Theodore Ng sits on the edge of the pool, waiting for his mother’s cue.
As soon as Carmen Tan calls out to him, the 15-month-old toddler leans forward and plunges into the water. Within seconds, Tan raises him out of the water and takes him back to the pool’s ledge. Theodore then climbs out of the pool on his own, using his little hands and legs.
“Elbow, elbow, lift the bum bum, knees, knees,” Tan coaxes him. “Good job.”
Shortly after, Tan repeats the process with baby Kingsley while showing his father, Kelvin Siah, how to do what she just did.
For Kingsley and Theodore, their time at the pool with Tan is not just all fun and games.
Tan is actually teaching them water survival skills. She is a certified baby swim instructor who believes it’s important to teach children to be safe in the water from early on.
According to the Malaysian Statistics Department, an average of 596 people died from drowning annually between 2009 and 2013; nearly half of the drowning cases involved children and teenagers. In 2014, drowning was classified as one of the top causes of deaths among children aged between one and four.
Water Activity Safety Council (WASC) member Tan Sri Lee Lam Thye has urged parents, teachers and relevant authorities to conduct more water safety campaigns.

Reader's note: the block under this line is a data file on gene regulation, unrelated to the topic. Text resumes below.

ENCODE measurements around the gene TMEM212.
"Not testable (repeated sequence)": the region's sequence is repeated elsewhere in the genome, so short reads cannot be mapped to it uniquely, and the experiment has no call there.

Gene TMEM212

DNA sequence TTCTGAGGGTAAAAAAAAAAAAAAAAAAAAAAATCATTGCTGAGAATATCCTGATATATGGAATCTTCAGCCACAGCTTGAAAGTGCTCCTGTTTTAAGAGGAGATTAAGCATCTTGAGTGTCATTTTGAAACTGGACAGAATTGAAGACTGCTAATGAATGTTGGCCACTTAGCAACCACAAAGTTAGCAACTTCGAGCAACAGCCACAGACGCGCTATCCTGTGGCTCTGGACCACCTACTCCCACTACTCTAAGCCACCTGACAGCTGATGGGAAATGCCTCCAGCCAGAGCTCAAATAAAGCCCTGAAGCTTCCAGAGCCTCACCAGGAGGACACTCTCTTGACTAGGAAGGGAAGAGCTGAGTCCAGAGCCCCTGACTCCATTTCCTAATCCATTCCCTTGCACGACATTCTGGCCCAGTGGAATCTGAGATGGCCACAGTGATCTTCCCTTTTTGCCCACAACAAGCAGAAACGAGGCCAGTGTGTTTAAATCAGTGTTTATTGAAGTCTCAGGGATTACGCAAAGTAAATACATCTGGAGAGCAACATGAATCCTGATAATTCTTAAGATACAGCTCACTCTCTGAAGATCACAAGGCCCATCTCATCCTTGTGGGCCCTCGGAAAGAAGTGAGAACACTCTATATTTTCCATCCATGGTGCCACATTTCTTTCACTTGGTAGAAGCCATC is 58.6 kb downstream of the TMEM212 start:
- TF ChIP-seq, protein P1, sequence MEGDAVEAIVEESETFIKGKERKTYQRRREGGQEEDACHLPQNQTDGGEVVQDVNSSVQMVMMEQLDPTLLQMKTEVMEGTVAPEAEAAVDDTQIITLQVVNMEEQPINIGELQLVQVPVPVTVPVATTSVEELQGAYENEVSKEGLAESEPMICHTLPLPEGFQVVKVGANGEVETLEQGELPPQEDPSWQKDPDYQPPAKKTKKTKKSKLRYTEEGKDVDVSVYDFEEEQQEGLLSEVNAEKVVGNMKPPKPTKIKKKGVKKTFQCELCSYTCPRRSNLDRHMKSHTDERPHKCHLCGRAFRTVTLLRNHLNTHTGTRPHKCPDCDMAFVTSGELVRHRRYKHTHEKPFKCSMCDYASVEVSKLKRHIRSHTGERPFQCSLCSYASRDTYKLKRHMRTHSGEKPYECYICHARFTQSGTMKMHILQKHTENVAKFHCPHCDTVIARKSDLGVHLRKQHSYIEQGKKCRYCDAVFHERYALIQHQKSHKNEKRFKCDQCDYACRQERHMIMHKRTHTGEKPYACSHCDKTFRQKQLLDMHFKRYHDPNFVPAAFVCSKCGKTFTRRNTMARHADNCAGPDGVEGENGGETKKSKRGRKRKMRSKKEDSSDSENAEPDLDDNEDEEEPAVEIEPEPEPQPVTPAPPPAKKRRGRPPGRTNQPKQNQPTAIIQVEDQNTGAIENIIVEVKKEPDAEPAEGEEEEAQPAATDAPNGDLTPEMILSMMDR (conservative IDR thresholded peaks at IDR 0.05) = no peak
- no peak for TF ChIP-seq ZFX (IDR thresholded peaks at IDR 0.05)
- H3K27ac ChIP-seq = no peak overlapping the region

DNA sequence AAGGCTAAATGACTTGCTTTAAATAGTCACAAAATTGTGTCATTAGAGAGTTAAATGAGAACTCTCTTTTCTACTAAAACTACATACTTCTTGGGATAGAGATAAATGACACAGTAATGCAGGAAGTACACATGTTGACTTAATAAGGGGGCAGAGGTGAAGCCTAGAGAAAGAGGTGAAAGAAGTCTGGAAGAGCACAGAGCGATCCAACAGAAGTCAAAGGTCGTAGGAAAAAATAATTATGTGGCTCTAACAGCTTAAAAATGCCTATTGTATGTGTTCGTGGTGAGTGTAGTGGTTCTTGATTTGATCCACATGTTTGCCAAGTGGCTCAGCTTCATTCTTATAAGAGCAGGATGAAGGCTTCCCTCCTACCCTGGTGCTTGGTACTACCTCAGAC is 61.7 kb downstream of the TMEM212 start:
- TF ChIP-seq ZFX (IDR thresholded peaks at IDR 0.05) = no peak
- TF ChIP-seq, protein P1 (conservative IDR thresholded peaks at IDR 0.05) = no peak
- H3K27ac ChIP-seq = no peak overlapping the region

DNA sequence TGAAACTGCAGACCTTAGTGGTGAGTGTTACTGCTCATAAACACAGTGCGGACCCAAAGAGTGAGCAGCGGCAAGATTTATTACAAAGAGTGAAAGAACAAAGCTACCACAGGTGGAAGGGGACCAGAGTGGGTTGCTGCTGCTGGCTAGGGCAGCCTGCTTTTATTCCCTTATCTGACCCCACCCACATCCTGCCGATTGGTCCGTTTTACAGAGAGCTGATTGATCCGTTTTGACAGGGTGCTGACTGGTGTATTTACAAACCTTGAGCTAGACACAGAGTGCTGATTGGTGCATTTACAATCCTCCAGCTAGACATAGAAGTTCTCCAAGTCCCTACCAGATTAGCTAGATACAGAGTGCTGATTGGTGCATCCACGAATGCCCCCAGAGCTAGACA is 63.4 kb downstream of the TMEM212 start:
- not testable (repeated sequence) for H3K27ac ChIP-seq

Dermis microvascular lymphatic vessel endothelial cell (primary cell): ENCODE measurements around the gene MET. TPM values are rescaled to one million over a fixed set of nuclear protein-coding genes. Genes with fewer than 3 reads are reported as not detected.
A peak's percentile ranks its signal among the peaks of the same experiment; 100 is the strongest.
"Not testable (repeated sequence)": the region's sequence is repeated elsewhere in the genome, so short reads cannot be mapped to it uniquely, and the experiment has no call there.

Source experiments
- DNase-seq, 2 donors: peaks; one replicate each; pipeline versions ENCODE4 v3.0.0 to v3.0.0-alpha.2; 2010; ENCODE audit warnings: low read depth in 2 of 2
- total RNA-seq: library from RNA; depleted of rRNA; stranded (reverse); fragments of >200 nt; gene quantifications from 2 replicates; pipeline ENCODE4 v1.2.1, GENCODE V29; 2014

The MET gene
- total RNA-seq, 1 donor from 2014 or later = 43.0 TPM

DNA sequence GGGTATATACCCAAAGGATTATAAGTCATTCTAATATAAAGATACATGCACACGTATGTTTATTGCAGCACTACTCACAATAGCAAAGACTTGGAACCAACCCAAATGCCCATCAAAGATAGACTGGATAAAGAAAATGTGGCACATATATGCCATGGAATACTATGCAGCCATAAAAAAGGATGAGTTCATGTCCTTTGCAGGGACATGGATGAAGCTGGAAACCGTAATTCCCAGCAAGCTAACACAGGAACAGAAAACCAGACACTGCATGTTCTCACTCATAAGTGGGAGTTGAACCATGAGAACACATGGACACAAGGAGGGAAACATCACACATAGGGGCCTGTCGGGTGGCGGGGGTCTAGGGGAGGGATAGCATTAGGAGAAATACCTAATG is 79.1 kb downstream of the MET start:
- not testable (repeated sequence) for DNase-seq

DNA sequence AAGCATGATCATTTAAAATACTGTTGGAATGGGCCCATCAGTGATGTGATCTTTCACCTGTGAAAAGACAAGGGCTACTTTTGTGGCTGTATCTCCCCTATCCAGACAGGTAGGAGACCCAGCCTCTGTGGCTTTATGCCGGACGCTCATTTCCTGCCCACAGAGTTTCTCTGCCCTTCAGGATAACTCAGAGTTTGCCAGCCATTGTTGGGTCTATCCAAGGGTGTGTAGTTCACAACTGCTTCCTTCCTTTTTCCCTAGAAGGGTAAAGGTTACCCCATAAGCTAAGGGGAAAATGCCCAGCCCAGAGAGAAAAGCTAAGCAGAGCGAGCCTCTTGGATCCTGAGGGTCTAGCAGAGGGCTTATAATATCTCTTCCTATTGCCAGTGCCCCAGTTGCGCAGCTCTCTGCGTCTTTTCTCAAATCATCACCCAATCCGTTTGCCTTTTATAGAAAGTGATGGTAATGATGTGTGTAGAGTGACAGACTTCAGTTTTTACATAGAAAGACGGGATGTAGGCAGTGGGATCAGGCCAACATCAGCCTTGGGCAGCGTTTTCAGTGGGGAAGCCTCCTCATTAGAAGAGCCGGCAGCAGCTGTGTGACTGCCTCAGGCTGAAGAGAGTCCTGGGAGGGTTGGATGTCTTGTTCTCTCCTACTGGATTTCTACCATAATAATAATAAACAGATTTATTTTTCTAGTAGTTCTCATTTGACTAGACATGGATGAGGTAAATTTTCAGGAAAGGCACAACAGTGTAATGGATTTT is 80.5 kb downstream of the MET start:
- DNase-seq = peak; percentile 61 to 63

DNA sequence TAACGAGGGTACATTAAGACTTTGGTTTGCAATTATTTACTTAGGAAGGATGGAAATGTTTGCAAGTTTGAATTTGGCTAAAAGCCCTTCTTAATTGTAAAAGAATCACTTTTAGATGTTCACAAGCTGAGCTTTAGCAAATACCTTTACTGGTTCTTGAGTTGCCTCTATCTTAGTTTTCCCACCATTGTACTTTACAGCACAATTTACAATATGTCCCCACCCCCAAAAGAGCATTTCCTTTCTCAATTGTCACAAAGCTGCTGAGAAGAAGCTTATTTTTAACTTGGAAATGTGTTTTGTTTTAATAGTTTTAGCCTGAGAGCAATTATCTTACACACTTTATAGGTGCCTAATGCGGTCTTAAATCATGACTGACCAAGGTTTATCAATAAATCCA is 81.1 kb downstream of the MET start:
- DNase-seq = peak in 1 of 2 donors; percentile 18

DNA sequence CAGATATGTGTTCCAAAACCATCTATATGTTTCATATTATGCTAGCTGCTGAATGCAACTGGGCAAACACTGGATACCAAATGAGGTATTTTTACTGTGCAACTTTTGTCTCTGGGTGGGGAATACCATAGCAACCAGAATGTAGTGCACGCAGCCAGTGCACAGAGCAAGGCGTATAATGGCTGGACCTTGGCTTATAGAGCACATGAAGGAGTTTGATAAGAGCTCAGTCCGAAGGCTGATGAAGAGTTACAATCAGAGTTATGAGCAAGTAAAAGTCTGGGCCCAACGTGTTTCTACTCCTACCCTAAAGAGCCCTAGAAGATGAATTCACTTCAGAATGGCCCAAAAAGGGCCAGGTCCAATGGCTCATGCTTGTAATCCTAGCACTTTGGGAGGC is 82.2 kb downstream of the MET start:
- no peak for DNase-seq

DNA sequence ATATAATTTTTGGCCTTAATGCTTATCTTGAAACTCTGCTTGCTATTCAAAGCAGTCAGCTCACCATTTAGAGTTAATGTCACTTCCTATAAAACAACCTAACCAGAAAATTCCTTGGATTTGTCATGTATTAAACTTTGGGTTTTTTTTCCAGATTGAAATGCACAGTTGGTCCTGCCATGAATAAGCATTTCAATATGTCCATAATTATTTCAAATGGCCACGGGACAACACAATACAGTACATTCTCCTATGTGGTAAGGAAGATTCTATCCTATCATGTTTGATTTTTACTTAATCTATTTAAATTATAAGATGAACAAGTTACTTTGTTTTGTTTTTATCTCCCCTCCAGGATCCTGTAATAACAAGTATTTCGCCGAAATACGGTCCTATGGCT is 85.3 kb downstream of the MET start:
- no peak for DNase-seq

While learning how to swim at a young age will never “drown-proof” a child, Tan says it adds another layer of protection.
“I feel it is important for babies to learn how to swim and how to save themselves, first and foremost, and then enjoy the pool,” says Tan who resigned from her job as a marketing manager to focus on bringing up Theodore.
“I wanted to venture into something more educational, especially for children, so that I can play with (Theodore), grow with him, and at the same time help my friends’ kids grow with (their parents).”
Her 30-minute classes are centred around “fun learning”. Babies, some as young as six months, learn to listen to instructions at the pool and more importantly how to react if they accidentally fall into water.
They also learn how to flip over and float, latch on to safety as well as climb out of a pool. “The more classes they do, the more confident the child will be,” Tan says.
Siah, who is a brand manager, realised the importance of water safety after his son dipped his head in the pool during a family vacation and came up choking.
After a few sessions with Tan, Siah says he feels more comfortable taking his son to the pool now that Kingsley has learnt to hold his breath underwater.
For other parents, enrolling their toddlers in swimming class is a way of introducing them to new activities. “We realised that he likes swimming,” says Jason Lim, who attends the classes with his son, Jayden, “Who knows this could be his hobby.”
The swimming classes are also opportunities for parents to bond with their children.
“After learning and going through this, I understand how to handle kids and their emotions,” says Tan. “It’s important to just let them have fun first, after that everything will go as what you want.”